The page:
Disulfiram has emerged as a promising treatment for cocaine dependence,
but it has not yet been evaluated in general populations of cocaine users.
To compare the effectiveness of disulfiram therapy with that of a placebo
condition in reducing cocaine use and to compare the effectiveness of 2 active
behavioral therapies—cognitive behavior therapy (CBT) and interpersonal
psychotherapy (IPT)—in reducing cocaine use.
Randomized, placebo-controlled, double-masked (for medication condition),
factorial (2 × 2) trial with 4 treatment conditions: disulfiram plus
CBT, disulfiram plus IPT, placebo plus CBT, and placebo plus IPT.
A community-based outpatient substance abuse treatment program.
A total of 121 individuals meeting the criteria for current cocaine
Patients received either disulfiram (250 mg/d) or placebo in identical
capsules. Medication compliance was monitored using a riboflavin marker procedure.
Both behavioral therapies (CBT and IPT) were manual guided and were delivered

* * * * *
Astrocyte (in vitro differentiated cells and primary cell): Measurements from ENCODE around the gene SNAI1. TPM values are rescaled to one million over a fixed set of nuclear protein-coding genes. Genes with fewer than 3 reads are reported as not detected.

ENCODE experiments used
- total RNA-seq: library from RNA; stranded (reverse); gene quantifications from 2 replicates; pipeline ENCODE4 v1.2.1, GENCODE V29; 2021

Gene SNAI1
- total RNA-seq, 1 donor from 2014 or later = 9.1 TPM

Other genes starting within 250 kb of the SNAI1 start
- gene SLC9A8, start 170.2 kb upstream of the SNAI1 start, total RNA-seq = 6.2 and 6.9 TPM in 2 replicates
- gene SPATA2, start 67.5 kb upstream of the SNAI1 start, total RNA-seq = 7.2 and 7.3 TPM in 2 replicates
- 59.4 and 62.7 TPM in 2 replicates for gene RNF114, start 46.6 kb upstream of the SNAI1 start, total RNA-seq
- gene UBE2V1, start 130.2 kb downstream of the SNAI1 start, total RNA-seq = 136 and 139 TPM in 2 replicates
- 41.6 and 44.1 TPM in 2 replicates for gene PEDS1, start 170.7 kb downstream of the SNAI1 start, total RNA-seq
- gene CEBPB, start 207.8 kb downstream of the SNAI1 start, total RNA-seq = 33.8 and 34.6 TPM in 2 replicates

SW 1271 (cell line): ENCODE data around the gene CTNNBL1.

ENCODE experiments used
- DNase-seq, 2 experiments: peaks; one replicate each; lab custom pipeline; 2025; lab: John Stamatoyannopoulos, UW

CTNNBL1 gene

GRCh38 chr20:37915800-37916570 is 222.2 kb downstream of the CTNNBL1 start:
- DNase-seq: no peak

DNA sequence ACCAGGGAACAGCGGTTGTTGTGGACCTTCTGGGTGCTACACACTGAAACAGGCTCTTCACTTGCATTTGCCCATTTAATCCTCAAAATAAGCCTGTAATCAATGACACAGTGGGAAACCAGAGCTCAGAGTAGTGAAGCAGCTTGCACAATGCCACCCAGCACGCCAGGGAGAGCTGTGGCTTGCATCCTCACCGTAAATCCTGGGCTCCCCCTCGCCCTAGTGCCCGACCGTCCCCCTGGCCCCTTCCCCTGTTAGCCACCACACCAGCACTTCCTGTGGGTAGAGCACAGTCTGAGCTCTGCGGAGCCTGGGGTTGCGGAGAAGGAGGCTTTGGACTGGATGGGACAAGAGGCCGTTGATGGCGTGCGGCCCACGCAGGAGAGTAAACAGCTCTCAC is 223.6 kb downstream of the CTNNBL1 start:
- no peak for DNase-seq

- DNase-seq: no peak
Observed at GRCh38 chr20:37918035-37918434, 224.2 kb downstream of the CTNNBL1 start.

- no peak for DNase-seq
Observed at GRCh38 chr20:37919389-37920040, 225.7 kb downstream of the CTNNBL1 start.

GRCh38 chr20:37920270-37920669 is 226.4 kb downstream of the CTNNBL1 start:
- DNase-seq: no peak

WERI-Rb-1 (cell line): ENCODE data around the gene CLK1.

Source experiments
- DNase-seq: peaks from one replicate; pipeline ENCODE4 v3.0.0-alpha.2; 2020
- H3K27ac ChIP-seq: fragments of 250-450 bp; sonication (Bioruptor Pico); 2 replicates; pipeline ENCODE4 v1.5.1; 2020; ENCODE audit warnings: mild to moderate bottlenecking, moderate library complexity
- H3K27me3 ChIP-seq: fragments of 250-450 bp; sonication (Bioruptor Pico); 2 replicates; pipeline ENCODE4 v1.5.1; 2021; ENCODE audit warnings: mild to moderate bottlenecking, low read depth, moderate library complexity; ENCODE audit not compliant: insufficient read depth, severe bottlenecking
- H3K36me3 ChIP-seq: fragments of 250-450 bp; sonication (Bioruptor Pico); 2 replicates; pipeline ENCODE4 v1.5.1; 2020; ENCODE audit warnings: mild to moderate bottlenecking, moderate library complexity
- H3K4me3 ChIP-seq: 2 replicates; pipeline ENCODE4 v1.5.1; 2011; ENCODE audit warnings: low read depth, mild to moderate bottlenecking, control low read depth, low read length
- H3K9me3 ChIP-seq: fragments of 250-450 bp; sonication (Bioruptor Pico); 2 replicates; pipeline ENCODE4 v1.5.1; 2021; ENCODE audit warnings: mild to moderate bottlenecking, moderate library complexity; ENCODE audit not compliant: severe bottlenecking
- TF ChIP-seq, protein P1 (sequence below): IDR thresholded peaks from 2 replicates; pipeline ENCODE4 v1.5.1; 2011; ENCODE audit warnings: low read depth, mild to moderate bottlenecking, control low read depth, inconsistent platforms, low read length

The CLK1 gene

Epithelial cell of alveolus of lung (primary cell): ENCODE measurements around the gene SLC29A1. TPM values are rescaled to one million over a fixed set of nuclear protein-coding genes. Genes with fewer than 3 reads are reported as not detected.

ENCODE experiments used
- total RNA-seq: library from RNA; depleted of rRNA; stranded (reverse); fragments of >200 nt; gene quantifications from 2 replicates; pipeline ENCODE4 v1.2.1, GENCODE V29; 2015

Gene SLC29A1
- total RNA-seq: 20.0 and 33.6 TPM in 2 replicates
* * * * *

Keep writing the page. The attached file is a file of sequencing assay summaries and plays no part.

in individual sessions for 12 weeks.
Main Outcome Measures
Random regression analyses of self-reported frequency of cocaine use
and results of urine toxicology screens.
Participants assigned to disulfiram reduced their cocaine use significantly
more than those assigned to placebo, and those assigned to CBT reduced their
cocaine use significantly more than those assigned to IPT (P<.01 for both). Findings were consistent across all study samples
(eg, intention to treat, treatment initiators, and treatment completers).
Benefits of disulfiram use and CBT were most pronounced for participants who
were not alcohol dependent at baseline or who fully abstained from drinking
alcohol during treatment. Adverse effects experienced by participants who
received disulfiram were mild and were not considerably different from those
experienced by participants who received placebo.
Disulfiram and CBT are effective therapies for general populations of
cocaine-dependent individuals. Disulfiram seems to exert a direct effect on
cocaine use rather than through reducing concurrent alcohol use.